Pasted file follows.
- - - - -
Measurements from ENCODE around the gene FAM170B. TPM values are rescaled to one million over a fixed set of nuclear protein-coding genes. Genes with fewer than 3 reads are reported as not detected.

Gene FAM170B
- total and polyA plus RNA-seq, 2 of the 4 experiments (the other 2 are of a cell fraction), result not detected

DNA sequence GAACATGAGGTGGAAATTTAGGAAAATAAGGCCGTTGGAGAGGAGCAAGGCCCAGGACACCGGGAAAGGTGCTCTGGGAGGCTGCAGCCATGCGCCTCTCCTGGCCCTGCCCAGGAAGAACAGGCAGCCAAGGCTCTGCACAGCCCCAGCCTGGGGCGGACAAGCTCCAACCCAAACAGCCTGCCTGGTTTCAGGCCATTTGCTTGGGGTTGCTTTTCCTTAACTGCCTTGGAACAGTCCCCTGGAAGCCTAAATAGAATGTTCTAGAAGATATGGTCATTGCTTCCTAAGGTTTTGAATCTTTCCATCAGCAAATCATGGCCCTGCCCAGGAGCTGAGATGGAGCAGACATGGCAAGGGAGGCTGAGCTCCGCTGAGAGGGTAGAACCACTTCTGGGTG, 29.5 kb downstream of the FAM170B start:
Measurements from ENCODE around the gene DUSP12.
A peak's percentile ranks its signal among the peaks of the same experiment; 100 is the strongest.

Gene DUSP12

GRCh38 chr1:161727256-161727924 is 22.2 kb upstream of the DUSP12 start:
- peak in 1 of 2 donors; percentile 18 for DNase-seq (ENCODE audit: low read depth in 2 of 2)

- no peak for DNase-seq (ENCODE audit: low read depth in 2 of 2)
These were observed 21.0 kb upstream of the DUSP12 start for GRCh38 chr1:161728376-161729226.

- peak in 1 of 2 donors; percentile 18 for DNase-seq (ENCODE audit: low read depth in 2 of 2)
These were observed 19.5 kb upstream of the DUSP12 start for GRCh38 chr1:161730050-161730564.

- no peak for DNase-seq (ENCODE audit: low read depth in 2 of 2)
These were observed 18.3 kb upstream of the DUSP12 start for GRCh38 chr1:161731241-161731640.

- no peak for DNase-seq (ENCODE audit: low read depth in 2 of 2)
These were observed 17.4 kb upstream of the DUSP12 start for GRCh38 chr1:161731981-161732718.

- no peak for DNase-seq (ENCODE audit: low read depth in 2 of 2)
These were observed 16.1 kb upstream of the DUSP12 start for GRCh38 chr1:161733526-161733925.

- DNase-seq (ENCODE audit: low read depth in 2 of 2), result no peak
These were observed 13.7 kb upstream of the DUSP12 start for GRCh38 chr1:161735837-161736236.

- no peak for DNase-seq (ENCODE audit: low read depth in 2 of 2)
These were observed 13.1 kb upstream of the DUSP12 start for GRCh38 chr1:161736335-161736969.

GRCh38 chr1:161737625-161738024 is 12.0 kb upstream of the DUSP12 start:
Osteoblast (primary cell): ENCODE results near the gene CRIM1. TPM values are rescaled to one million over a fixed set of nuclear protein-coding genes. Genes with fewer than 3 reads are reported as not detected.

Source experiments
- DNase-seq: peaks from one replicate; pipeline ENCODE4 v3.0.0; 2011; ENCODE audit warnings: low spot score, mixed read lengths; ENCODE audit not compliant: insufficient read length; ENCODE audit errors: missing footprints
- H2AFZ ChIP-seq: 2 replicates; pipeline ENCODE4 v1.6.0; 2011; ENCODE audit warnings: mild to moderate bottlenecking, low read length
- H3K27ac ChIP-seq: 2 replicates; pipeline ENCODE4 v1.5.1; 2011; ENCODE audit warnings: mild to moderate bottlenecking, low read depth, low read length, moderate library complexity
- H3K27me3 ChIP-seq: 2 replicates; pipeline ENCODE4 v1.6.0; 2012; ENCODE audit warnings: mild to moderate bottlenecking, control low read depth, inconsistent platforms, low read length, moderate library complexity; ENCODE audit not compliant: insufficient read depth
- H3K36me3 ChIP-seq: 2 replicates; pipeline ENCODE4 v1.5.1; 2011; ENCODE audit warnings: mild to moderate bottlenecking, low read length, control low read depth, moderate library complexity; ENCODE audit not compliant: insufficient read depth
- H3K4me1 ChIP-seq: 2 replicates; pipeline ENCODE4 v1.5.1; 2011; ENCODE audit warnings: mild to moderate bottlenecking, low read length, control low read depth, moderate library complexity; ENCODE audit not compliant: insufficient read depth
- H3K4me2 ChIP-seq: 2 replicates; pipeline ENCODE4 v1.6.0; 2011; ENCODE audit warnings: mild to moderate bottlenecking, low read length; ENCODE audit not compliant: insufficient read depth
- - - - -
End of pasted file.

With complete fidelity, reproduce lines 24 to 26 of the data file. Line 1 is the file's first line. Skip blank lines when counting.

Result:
GRCh38 chr1:161737625-161738024 is 12.0 kb upstream of the DUSP12 start:
Osteoblast (primary cell): ENCODE results near the gene CRIM1. TPM values are rescaled to one million over a fixed set of nuclear protein-coding genes. Genes with fewer than 3 reads are reported as not detected.

Source experiments